“There are various levels of the organisation,” says Detective Chief Superintendent Stevie Whitelock, head of intelligence at Strathclyde Police and the man who led Operation League. “They will have individuals responsible for identifying the property for lease, going round looking for vacant warehouses and vacant houses. There will then be individuals who will come in and do the joinery work, the electrical work. Then you will find people coming in to set up the cultivation, the lights, the plants.
“After that you have the gardeners who tend to the plants and harvest the commodity. You will then have a group of people who come in to take the commodity away, sell it on. There are also individuals responsible for moving the money about.”
Police have significant successes at the department level, closing in on a number of managers as well as scores of rank-and-file workers. But the directors, on the whole, remain elusive. It is not yet known whether they are operating within Scotland, elsewhere in the UK or from their power bases in south-east Asia.
The operations are understood to be headed by Chinese, with an army of Vietnamese and Malaysian “foot soldiers” carrying out the risky dirty work. Many are illegal immigrants living in cramped, squalid conditions inside the factories.
The recent emergence of serious violence among those involved – including arson attacks on cannabis factories – has led police to believe turf wars have broken out between rival gangs in Scotland.
Some of these gangs are known to have links to cannabis factory operators south of the Border. Police in Scotland initially feared the gangs had been displaced from England as a result of detectives there getting wise to their operations. But the phenomenon has become a global issue – with Italy, France and Australia among those hit by the cannabis crime wave.
In response to the explosion in production in September the Home Office announced the appointment of the UK’s first cannabis factory co-ordinator. Mark Matthews, a former Merseyside chief superintendent, is spending the first few weeks in the job getting to grips with the true extent of cannabis cultivation.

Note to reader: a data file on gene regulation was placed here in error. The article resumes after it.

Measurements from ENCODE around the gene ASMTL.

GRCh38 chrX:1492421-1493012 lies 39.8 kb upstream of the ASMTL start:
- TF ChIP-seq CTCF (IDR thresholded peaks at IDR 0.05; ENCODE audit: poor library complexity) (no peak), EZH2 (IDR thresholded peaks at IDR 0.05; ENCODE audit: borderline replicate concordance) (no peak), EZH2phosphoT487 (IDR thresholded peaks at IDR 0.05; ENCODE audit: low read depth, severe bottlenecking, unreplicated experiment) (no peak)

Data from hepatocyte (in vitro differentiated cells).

Last year, police discovered some 3,000 operations in England and Wales – almost all found in anonymous, ordinary homes.
Police say the lives of the gardeners, and unsuspecting neighbours, are seriously threatened by the risk of fire. Since late 2006, five serious fires have been reported at cannabis factories in Scotland, although no-one has so far been injured.
One way the gangs keep their costs down, as well as their profile, is by tapping directly into the electricity mains. It is thought each factory is effectively stealing an average of £24,000 a year – costing power companies millions of pounds.
One way the criminals have evaded detection is by thoroughly insulating their factories so that heat-seeking cameras cannot pick up the intense heat given off by the growing lamps that send temperatures in the factories soaring above 40C.
Factory operators are also placing mothballs near letterboxes and keyholes to disguise the pungent smell given off by the plants.
The industry has shown a remarkable growth since a cannabis farm was found in the Kilmarnock area in 2006. Within a short time, more were discovered in Lanarkshire, Paisley and Glasgow.
But they have since spread. While 95 Asian-run cannabis factories have been uncovered in Strathclyde, another 13 have been discovered in Grampian, 11 in Lothian and Borders, ten in Tayside, seven in the Highlands, five in Fife and two in the Central Scotland police area.
“I’m convinced this is just the tip of the iceberg, not only for Scotland but across the UK,” says Mr Whitelock.
Those involved in cannabis growing are also involved in other organised crime activities. “We have had indigenous crime groups for many years but what we have here is crime groups who are using Scotland as a base to produce cannabis.
“But it’s not just about cannabis – they are also involved in the DVD markets. The money from these activities is going into the coffers of organised crime and will be used to facilitate human trafficking, including the prostitution of young girls from south-east Asia.”